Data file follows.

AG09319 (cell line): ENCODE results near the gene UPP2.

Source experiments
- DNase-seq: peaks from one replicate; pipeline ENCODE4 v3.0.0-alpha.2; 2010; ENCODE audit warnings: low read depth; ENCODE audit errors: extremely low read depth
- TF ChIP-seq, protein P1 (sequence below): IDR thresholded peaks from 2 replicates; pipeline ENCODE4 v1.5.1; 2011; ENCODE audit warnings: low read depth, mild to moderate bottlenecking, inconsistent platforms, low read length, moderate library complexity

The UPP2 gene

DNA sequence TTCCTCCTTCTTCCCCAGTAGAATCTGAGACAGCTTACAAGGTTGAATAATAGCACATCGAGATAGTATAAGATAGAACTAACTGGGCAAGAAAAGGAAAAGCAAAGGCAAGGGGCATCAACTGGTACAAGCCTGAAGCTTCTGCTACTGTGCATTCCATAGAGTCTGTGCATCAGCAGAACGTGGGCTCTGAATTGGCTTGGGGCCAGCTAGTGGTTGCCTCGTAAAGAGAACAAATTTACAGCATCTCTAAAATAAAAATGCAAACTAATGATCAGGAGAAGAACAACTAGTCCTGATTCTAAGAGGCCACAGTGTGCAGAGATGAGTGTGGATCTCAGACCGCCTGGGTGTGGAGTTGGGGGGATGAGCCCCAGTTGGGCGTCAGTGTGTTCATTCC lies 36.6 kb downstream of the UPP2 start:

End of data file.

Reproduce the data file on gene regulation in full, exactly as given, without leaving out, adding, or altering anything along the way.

AG09319 (cell line): ENCODE results near the gene UPP2.

Source experiments
- DNase-seq: peaks from one replicate; pipeline ENCODE4 v3.0.0-alpha.2; 2010; ENCODE audit warnings: low read depth; ENCODE audit errors: extremely low read depth
- TF ChIP-seq, protein P1 (sequence below): IDR thresholded peaks from 2 replicates; pipeline ENCODE4 v1.5.1; 2011; ENCODE audit warnings: low read depth, mild to moderate bottlenecking, inconsistent platforms, low read length, moderate library complexity

The UPP2 gene

DNA sequence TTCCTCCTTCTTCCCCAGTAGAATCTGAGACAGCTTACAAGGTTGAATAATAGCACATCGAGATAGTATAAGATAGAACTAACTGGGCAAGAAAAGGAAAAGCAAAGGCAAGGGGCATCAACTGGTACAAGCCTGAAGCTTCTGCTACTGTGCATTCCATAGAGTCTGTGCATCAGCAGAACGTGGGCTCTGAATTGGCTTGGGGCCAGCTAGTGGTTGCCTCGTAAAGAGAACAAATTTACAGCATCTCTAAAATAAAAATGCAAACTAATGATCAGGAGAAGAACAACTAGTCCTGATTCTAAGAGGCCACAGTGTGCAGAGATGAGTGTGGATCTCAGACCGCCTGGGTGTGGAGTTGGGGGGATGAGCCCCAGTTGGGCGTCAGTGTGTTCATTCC lies 36.6 kb downstream of the UPP2 start: